This is a lesser-used indicator, but it is nevertheless very interesting. It allows us to assess a skill by analysing the time required for an employee to complete a task. Let's take the example of a "conflict management" course. If the learner takes a while to find the right reactions during a simulation involving him facing a disgruntled employee, it is easy to conclude that the skill is not well mastered.

 

The assessment itself, quantitative and qualitative

End-of-course tests are instructive. The questions asked should be carefully considered beforehand. These must cover all the dimensions of the targeted skill. The analysis of the results will show the overall level of knowledge and/or technical skills acquired.

 

The score obtained reflects the quantitative aspect of the assessment. The performance reports, obtained at the end of specific activities (situation scenarios via serious games, for example), make it possible to qualitatively assess a training action.

 

Learner feedback

At the end of the training course, the employees themselves provide an analysis of their learning path. They judge whether or not they have acquired the targeted skill, and point out any remaining gaps. To do so, they simply have to answer a survey available on the platform. It is important to carry out a detailed survey in order to obtain as many analysis elements as possible.

 

This data is crucial for HR teams as it allows them to determine the strengths and weaknesses of training courses, and thus to improve them, with a view to increasing the skills of employees more effectively.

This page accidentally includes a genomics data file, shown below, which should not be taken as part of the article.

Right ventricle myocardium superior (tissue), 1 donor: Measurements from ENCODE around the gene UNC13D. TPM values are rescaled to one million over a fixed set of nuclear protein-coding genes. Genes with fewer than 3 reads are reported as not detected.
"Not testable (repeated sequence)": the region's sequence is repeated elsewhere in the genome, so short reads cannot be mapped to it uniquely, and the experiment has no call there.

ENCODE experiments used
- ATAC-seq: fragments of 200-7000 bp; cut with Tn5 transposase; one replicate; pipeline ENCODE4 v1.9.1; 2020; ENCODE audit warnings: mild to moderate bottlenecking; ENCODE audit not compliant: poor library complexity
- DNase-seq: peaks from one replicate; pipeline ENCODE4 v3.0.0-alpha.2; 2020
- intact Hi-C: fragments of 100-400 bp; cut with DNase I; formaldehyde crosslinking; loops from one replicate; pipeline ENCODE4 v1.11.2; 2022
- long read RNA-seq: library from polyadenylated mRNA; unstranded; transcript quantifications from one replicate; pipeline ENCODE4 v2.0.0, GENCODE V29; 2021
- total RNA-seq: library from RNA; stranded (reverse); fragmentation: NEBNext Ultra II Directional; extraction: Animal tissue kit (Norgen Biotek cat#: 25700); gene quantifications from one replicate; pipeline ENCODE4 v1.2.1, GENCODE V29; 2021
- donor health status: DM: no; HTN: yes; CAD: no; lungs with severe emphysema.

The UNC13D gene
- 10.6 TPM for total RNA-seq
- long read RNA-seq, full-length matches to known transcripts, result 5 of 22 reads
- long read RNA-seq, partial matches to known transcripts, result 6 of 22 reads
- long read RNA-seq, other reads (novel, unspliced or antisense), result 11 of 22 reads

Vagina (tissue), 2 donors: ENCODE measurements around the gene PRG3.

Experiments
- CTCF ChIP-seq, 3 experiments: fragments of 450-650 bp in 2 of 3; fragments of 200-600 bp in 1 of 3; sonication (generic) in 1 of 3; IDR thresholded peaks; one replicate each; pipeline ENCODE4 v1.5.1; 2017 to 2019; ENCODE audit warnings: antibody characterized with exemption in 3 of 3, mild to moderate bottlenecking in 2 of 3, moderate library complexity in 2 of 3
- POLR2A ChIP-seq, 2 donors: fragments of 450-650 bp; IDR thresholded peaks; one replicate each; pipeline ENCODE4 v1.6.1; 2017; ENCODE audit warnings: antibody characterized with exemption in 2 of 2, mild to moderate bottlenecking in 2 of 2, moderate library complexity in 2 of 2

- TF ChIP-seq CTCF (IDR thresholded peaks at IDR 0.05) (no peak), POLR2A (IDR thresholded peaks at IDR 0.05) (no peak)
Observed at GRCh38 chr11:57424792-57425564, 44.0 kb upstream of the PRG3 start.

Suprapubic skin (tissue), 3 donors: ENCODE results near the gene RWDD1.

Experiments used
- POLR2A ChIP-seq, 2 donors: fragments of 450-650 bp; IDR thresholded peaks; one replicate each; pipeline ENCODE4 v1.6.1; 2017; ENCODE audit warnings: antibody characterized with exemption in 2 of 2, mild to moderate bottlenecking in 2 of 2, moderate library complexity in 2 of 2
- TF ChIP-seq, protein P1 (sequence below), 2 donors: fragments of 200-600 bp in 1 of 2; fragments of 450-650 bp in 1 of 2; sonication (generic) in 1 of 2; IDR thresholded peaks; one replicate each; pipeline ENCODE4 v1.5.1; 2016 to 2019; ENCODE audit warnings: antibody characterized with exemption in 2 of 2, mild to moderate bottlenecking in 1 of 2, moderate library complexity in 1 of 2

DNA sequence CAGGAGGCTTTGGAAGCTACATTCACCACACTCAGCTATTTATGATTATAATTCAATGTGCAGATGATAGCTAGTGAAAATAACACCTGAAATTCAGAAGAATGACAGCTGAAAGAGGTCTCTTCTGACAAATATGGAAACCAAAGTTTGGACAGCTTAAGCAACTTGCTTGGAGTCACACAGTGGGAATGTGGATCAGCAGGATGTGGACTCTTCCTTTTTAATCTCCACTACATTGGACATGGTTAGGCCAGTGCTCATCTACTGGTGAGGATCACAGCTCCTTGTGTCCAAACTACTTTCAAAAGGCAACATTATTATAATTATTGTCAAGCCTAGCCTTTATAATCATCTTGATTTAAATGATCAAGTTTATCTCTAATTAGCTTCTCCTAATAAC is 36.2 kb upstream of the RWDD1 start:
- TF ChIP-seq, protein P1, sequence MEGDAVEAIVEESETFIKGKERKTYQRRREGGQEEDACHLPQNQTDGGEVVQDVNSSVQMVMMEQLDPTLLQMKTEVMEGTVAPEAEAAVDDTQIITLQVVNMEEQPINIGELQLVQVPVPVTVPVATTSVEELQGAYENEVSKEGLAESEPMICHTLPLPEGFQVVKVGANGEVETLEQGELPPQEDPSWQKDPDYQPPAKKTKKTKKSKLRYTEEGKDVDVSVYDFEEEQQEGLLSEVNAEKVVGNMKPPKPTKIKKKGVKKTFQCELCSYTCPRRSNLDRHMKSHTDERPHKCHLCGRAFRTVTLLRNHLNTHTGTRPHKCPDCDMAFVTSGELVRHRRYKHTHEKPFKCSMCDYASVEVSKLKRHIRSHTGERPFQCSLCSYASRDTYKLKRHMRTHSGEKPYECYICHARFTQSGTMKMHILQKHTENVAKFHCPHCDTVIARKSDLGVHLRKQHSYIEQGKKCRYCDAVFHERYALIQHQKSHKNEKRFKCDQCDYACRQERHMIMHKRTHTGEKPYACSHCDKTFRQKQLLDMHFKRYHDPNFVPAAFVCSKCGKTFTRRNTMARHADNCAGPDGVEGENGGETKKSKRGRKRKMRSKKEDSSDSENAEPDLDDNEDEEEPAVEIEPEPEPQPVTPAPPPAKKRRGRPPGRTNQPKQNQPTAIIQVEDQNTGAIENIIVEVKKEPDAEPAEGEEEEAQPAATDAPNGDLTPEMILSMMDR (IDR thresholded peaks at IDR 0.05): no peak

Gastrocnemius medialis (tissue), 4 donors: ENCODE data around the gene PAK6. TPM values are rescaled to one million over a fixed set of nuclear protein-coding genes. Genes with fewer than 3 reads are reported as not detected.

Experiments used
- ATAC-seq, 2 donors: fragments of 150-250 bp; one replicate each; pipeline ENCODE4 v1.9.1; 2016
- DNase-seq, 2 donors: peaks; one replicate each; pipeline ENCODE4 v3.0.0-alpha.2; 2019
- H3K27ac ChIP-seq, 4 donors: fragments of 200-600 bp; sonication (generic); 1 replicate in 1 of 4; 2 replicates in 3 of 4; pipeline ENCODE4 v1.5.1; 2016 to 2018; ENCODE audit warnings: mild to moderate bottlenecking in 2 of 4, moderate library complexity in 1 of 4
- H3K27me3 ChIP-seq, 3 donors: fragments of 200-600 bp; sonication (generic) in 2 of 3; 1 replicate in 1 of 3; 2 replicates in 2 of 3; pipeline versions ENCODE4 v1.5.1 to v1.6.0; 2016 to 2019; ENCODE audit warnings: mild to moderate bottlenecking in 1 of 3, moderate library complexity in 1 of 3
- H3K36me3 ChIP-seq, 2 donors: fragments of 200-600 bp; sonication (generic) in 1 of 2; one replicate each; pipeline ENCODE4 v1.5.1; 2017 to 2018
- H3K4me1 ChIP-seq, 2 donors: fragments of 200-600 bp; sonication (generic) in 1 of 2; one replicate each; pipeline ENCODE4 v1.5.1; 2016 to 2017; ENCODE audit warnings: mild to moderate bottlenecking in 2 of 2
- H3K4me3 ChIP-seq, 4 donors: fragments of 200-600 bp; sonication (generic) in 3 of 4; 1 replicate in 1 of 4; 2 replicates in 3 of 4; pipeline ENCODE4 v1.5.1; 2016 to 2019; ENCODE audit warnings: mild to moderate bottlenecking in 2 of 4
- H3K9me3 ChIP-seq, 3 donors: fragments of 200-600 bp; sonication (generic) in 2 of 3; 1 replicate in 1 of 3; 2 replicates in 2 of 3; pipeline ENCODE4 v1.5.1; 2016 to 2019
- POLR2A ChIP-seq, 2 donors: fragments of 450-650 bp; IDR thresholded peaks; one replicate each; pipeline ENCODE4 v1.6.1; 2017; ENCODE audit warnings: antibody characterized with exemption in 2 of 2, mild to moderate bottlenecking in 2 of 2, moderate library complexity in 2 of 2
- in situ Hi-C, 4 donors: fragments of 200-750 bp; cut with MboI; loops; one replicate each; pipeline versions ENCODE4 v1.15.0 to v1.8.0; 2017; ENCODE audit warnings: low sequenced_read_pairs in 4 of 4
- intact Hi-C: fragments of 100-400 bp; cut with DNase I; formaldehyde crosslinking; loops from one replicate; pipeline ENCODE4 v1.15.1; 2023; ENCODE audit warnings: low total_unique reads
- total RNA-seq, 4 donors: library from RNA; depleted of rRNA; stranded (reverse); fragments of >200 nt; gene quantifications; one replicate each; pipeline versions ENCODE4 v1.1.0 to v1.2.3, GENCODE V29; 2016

The ROI

The idea here is to evaluate the employee's performance when they apply what they have learned once back at their job. Is the operational implementation of the skill taking place? If so, does it lead to improved results, better productivity, the performance of new tasks, etc.? Answering these questions means evaluating the level of skill acquired, but also measuring the return on investment (ROI). In other words, it means analysing the impact of the training in relation to the allocated budget, which makes it possible to redirect the training strategy if necessary. This work makes it possible to reorientate the training strategy if necessary.

 

In conclusion, the answer to the question "how can we assess skills?" can be summed up in a few words: prioritise the use of the skills framework, the skills map and the LMS.

 

The Rise Up Content offer is precisely designed to fill the "gap" between skills mastered and skills to be acquired.

 

The Rise Up Content offer is precisely designed to fill the "gap" between skills mastered and skills to be acquired. Several thousand pieces of off-the-shelf content are available to employees and can be accessed with a few clicks from their LMS platform.

 

A multitude of technical and behavioural skills are covered. Here are some examples of off-the-shelf training courses focusing on soft skills:

  • "knowing how to manage conflicts"
  • "stress-free decision-making"
  • "knowing how to listen"
  • "remote teamwork"
  • "managing your team"
  • "successful meetings"
  • "motivate your troops!" 
  • “recruit the best: recruitment and selection”.

 

Each course is adapted to the learners' availability and encourages their involvement through innovative teaching methods.

 

Rise Up content: discover our off-the-shelf training offer